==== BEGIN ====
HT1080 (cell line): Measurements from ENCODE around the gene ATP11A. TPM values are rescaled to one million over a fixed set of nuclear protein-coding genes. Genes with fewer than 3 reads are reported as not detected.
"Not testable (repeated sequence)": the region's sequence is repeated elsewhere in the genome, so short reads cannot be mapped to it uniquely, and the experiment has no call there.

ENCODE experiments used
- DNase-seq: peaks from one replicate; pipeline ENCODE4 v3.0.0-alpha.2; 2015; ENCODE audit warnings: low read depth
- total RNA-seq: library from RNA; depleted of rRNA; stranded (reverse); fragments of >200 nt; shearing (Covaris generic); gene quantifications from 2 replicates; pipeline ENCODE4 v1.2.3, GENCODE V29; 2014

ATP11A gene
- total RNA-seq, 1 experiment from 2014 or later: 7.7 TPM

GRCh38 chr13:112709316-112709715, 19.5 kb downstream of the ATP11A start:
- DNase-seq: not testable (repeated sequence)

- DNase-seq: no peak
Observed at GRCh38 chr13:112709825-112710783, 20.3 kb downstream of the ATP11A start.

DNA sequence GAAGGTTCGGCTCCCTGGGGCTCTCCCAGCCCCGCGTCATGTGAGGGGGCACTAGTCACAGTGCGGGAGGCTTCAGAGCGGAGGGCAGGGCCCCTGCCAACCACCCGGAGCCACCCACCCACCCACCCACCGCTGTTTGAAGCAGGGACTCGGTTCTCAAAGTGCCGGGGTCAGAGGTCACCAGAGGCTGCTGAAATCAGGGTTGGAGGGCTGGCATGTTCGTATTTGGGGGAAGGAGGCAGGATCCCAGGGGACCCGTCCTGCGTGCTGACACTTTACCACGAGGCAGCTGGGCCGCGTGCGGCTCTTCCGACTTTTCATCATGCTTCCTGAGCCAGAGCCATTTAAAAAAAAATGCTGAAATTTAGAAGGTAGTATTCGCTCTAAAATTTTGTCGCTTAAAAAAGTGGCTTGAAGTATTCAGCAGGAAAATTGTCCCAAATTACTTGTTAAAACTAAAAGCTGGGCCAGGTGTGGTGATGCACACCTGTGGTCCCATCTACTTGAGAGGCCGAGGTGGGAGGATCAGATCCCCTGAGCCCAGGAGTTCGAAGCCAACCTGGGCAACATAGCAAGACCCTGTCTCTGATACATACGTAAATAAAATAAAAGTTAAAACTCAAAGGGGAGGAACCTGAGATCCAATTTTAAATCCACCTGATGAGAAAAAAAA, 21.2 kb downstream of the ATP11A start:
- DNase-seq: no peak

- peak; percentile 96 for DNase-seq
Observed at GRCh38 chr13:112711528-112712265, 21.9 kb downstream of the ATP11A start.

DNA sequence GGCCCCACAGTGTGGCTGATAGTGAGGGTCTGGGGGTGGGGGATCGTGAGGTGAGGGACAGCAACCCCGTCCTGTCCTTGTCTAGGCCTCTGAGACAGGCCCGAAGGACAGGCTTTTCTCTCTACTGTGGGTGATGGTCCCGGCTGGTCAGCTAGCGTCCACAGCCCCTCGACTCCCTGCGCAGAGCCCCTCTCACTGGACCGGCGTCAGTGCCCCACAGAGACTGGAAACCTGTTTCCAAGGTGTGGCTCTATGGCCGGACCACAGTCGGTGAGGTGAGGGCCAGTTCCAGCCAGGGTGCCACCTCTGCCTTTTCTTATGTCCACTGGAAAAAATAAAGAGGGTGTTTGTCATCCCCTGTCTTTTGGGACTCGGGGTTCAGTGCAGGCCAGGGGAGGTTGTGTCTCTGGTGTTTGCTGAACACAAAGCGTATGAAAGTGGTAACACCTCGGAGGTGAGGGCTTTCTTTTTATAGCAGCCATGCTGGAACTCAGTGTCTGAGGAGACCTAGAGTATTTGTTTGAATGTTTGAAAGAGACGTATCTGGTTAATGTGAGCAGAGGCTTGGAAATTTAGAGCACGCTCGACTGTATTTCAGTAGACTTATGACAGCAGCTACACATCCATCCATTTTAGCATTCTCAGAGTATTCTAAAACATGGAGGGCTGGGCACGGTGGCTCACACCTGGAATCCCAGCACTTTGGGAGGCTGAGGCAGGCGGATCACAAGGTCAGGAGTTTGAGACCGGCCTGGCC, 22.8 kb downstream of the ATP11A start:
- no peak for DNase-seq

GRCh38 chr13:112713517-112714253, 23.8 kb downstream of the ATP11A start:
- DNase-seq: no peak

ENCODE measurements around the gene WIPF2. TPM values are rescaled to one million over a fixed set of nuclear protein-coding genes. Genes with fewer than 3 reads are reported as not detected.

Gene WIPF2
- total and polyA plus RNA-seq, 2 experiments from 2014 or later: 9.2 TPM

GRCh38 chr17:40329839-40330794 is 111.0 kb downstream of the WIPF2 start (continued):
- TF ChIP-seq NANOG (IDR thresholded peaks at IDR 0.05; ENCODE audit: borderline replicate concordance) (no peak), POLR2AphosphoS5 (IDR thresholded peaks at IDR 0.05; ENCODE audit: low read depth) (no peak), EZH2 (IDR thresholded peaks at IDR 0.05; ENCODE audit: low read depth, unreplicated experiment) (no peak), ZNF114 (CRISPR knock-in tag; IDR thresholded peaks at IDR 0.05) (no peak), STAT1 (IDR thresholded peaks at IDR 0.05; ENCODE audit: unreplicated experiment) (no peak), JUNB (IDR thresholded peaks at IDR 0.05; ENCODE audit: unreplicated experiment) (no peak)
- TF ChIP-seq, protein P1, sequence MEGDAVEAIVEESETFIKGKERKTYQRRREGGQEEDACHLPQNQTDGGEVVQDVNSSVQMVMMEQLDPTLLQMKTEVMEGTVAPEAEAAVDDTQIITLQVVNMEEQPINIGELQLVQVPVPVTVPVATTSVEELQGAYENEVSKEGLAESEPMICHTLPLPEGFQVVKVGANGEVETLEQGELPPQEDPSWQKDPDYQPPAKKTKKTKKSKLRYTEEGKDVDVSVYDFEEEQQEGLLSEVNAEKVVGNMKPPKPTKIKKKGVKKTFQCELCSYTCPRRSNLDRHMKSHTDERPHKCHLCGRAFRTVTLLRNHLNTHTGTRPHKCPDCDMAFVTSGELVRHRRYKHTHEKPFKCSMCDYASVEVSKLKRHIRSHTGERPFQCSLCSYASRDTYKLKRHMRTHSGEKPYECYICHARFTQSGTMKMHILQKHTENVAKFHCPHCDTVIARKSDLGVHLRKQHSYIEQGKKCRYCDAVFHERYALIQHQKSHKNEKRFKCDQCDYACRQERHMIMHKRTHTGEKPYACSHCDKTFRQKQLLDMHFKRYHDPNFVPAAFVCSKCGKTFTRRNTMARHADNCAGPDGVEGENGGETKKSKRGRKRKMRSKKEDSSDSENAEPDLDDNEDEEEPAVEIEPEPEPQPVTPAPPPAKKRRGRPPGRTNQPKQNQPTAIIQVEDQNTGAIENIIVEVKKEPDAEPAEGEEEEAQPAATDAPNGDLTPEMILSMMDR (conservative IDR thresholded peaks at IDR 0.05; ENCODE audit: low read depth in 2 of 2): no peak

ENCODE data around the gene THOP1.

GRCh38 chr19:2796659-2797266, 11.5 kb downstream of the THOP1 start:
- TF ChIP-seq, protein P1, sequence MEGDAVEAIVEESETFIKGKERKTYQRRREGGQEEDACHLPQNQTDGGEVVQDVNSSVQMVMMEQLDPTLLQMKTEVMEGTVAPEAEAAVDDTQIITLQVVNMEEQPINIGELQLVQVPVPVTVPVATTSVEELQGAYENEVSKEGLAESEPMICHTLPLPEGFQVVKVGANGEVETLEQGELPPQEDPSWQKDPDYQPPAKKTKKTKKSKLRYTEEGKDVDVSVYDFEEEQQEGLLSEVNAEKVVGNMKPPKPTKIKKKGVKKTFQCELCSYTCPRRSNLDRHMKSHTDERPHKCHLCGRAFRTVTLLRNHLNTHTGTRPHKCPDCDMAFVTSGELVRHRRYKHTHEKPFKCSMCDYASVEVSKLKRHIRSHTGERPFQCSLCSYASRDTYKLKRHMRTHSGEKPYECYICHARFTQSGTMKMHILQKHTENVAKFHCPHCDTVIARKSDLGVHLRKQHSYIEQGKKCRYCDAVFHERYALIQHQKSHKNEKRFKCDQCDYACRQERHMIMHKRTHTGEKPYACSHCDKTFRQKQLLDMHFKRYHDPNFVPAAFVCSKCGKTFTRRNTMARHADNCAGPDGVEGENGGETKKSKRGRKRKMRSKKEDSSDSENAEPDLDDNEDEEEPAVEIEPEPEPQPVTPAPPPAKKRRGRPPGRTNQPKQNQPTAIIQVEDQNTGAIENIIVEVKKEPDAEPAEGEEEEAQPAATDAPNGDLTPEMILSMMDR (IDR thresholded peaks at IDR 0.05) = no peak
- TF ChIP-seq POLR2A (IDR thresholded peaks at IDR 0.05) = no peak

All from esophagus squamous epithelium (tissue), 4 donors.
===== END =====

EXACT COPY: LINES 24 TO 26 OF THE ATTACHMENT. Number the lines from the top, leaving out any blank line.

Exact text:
- TF ChIP-seq NANOG (IDR thresholded peaks at IDR 0.05; ENCODE audit: borderline replicate concordance) (no peak), POLR2AphosphoS5 (IDR thresholded peaks at IDR 0.05; ENCODE audit: low read depth) (no peak), EZH2 (IDR thresholded peaks at IDR 0.05; ENCODE audit: low read depth, unreplicated experiment) (no peak), ZNF114 (CRISPR knock-in tag; IDR thresholded peaks at IDR 0.05) (no peak), STAT1 (IDR thresholded peaks at IDR 0.05; ENCODE audit: unreplicated experiment) (no peak), JUNB (IDR thresholded peaks at IDR 0.05; ENCODE audit: unreplicated experiment) (no peak)
- TF ChIP-seq, protein P1, sequence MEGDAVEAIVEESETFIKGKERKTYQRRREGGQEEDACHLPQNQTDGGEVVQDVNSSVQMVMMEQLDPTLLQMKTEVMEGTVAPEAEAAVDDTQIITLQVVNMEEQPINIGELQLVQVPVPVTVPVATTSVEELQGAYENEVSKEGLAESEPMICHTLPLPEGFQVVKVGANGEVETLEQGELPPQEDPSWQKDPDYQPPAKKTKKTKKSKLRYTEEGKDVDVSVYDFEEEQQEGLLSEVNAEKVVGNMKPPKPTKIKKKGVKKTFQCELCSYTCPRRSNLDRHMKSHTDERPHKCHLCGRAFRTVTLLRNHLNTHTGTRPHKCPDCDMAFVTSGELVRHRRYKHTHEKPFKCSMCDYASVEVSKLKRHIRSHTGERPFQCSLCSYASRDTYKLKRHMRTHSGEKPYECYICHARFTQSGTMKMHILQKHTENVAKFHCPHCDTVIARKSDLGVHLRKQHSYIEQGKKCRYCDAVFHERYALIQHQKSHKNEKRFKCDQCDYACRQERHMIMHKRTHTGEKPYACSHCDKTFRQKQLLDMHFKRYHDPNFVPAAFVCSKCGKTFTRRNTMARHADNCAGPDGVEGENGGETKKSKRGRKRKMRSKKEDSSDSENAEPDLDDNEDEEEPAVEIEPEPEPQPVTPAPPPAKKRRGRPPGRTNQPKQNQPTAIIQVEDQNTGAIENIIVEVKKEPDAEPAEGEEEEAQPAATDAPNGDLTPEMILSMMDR (conservative IDR thresholded peaks at IDR 0.05; ENCODE audit: low read depth in 2 of 2): no peak

ENCODE data around the gene THOP1.